Unfortunately for us, this all happened right before the most technical section of the river, and the part that had the most spectators. Somehow we made it through without looking like total fools, although maybe we did look like fools and the kayakers were kind enough not to point it out. Further downstream we did come across a mandatory portage that was manned by two volunteers. We convinced them to let us swap boats with them as theirs was sea worthy and they didn’t have to paddle any more.
By early afternoon we were off the river and back on the bikes for a ride, or rather a climb, to the next trek. Even though the net elevation gain in the race was zero, it felt like 3/4′s of the race was spent going up hill. The second trek had a time limit on it, which meant we missed most of the points available there before getting to the best part of the race. The zip line. This was no ordinary zip line, only the longest and highest in North America. At a height of 500 feet above the ground, and reaching speeds of up to 50 miles per hour, this was by far the coolest ropes section I’ve ever done in any race so far. If you ever get a chance to go to Hunter Mountain, check it out.
After the zip line, it was a mere formality to trek back down the mountain and ride to the finish line. We finished in second place behind SOG, who were amazingly fast and certainly deserved the win. I can safely say this event was probably my favorite of the year so far, and it will be hard to top. I can only hope that I have a chance to go race it again next year.
We’ve put out an APB for the location of Checkpoint Zero lead navigator, Peter Jolles. It seems someone masquerading as him showed up at the 2011 Blue Ridge Mountain Adventure Race and unfortunately for the team, this persons performance was, well, he wasn’t performing at all.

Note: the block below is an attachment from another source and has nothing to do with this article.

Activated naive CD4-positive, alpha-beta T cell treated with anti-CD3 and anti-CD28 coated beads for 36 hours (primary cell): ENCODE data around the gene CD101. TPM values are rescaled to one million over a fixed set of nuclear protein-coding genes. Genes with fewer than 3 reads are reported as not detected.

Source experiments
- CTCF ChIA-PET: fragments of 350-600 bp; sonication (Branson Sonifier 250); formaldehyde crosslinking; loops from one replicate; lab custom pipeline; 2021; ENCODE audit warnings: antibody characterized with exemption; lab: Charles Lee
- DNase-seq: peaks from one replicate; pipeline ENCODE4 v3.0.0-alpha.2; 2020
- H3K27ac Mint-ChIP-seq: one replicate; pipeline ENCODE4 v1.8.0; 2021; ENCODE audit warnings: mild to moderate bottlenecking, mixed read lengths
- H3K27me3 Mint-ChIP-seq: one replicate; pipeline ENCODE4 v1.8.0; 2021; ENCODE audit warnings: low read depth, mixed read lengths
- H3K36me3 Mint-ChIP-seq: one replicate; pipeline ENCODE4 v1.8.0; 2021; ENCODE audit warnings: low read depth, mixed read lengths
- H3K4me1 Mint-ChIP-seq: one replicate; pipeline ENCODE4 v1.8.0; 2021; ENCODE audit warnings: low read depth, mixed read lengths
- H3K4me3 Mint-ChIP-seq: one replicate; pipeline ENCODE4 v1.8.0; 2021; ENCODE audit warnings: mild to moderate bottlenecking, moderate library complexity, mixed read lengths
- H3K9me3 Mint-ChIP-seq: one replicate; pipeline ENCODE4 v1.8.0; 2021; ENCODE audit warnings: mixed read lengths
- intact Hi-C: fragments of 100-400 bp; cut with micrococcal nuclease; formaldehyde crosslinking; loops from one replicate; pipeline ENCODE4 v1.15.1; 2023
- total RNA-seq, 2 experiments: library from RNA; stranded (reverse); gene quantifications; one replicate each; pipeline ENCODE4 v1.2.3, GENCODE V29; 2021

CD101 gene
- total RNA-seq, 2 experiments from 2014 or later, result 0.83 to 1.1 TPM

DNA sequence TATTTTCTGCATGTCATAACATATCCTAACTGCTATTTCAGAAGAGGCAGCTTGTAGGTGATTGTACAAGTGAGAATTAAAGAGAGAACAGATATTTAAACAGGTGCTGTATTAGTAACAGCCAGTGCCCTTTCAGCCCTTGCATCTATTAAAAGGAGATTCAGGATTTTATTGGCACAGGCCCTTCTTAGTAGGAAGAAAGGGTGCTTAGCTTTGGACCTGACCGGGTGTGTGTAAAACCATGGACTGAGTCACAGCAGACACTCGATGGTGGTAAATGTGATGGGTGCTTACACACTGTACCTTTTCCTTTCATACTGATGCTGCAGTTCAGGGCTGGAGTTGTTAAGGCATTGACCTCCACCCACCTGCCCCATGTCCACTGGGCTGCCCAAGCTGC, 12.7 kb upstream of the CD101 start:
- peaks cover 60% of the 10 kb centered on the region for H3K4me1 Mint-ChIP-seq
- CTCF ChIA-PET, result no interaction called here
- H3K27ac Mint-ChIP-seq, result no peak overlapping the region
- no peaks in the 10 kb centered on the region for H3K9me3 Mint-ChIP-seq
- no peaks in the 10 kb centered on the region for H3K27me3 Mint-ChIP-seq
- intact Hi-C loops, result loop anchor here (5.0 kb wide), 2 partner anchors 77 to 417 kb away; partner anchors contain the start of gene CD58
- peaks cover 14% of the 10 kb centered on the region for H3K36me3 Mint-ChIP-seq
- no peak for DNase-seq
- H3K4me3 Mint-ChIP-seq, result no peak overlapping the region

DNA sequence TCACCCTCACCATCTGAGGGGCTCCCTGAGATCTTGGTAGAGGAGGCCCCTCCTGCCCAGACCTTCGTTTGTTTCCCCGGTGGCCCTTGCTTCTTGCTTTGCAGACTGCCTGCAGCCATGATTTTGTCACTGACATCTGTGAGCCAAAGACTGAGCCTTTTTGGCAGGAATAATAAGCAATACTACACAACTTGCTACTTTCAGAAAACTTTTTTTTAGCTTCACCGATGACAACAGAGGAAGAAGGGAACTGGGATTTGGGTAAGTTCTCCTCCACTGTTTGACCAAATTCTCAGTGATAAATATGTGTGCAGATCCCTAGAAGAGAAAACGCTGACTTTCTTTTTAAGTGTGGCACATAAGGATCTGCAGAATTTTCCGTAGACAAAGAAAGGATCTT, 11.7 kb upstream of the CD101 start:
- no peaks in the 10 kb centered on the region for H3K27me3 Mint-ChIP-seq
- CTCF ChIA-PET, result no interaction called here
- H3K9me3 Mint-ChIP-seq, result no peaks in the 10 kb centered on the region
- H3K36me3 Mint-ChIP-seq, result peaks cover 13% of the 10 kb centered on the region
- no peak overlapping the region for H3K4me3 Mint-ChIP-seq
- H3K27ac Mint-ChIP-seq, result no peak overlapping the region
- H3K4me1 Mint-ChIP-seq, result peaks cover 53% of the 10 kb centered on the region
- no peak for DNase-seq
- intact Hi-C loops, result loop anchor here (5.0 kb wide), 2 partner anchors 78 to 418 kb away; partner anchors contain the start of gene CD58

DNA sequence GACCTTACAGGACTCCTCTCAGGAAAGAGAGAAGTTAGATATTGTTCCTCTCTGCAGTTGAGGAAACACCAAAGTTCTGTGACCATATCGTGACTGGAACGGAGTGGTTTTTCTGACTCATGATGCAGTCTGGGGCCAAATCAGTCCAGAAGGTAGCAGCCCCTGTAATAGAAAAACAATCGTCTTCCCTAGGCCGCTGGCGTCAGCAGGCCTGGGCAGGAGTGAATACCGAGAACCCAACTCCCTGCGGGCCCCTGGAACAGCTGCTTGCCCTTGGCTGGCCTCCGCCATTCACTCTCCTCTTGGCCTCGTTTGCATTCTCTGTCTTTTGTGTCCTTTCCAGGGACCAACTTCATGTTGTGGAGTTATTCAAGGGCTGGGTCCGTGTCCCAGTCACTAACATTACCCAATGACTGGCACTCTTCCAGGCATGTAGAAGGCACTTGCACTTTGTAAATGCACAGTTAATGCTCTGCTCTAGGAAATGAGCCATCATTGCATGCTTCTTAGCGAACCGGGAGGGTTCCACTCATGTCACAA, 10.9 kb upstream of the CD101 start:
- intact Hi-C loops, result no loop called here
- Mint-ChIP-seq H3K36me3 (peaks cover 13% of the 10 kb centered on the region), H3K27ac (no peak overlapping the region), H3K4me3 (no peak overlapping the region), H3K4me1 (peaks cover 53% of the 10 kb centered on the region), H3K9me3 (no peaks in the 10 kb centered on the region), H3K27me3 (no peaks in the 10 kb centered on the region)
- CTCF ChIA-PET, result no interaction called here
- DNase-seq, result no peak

The Blue Ridge Mountain Adventure Race is a Georgia classic, one of the most hotly contested races of the year pitching the south east best adventure racing teams against the multitude of other talented multi sport athletes. The last few years have favored the AR teams with tougher navigation, and more involved strategies, and this year was no different.
In what has become a trademark for this race, the race director threw a twist at us allowing the team to split up for a hike/paddle section which had all the hallmarks for a complete sucess, or disaster, for those teams willing to take a chance splitting the teams apart to regroup somewhere else on the course. Our team for the day consisted of Michele Hobson, the guy pretending to be Peter, and Chris Brown filling in for an injured Paul Humphreys.
We planned our route to be conservative in terms of difficulty, but a little longer on distance. We were to be routed through some areas where we suspected there might be some trails, but we didn’t know what shape they would be in, or if they would be there at all. From the get go we were moving fast, passing teams that took faster routes and we think we got close to the lead. In the rogaine format of the race one can never be sure where you are, but we couldn’t have been far back. We had a few issues on the first CP as we took a risky attack towards the point and missed it by a little bit, but sorted it out without too much trouble. The next few we knocked out quickly but by the time we got to the first manned checkpoint that everyone had to get to we were in 6th place and about 30 minutes down! We had been hauling and didn’t think our route choice was that bad, but apparently those who knew about the trail systems, or took the risk on them, got rewarded.
A little disappointed, we resolved to chase down the leaders even harder. Rolling into the first transition area we quickly transitioned from riding to padding, and were out in less than 2 minutes. Our professional quality support crew Paul Humphreys and Allen McAdams told us later that folks could not believe how fast we went through there as most teams were sitting down and apparently having lunch or something while they were there. Races can be won or lost in transition, and any time you save requires no physical exertion, just a little mental preparation.
The following paddle was straight forward and we closed the gap to the leaders until we had only 2 teams ahead of us. We could see glimpses of them on the Toccoa river as each team had a slightly different strategy for splitting and regrouping, but we were less than 10 minutes behind. And then disaster.